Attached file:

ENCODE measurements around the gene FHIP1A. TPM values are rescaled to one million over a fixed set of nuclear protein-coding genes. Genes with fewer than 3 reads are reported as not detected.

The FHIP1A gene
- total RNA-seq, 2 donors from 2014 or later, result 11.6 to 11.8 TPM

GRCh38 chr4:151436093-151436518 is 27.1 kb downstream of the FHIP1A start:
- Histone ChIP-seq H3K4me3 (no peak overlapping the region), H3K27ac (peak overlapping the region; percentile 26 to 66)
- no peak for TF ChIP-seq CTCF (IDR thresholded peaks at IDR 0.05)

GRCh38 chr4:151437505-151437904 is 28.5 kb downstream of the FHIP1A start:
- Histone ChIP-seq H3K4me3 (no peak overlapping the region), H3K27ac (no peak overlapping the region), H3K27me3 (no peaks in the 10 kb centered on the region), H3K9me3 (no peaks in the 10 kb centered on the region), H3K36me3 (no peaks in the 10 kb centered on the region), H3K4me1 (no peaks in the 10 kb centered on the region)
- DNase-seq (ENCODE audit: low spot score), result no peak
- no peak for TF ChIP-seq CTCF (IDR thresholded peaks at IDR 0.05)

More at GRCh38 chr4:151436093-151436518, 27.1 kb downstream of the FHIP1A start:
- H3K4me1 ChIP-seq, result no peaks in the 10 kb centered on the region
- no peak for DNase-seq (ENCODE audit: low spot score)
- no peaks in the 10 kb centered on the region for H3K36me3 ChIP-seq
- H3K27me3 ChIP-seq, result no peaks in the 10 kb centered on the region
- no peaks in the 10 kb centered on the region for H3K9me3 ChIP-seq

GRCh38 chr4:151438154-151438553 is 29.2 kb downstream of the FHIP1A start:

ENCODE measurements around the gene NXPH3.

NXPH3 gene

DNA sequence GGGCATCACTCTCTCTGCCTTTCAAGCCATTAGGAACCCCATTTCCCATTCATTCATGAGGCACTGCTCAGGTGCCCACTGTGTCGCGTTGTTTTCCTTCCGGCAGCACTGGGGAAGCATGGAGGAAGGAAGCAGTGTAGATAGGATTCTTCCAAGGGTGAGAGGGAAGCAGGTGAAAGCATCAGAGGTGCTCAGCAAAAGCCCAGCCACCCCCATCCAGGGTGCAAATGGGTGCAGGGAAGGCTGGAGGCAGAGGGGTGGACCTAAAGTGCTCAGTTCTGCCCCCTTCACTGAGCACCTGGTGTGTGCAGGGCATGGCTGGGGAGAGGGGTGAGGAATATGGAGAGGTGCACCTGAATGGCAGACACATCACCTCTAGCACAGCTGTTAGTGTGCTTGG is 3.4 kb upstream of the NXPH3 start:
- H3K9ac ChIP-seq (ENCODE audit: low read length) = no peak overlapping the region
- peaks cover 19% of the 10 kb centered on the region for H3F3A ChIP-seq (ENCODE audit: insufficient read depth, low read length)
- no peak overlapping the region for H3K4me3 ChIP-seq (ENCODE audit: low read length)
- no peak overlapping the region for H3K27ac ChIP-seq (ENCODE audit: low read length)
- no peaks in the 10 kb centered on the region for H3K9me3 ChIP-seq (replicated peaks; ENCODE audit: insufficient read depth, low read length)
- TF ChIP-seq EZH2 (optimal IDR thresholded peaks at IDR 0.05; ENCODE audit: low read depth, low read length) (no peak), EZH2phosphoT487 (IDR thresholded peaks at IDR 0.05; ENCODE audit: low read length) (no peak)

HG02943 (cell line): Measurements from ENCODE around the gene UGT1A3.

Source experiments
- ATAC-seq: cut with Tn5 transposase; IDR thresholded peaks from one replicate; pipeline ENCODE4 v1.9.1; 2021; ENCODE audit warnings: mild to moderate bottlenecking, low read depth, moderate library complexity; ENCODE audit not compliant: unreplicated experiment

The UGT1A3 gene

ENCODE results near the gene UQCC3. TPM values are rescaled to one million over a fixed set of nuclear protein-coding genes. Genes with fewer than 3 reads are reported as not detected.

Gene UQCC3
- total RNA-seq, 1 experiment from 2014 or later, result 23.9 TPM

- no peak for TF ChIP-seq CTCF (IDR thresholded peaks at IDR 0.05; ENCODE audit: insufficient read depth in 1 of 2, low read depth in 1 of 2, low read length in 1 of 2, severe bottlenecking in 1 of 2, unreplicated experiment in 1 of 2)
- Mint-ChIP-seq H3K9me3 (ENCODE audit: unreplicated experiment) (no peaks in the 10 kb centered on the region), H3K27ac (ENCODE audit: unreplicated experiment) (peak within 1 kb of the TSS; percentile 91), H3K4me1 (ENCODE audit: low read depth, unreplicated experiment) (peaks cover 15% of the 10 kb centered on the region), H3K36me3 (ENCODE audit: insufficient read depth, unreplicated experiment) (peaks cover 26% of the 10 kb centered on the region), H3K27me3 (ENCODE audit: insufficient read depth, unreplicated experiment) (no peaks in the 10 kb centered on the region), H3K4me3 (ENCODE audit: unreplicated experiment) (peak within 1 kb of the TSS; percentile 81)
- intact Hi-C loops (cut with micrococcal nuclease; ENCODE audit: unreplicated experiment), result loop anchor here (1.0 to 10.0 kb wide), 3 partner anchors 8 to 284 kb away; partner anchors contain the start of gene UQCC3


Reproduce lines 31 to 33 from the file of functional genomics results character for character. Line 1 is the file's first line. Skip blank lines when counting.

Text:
ENCODE results near the gene UQCC3. TPM values are rescaled to one million over a fixed set of nuclear protein-coding genes. Genes with fewer than 3 reads are reported as not detected.

Gene UQCC3
- total RNA-seq, 1 experiment from 2014 or later, result 23.9 TPM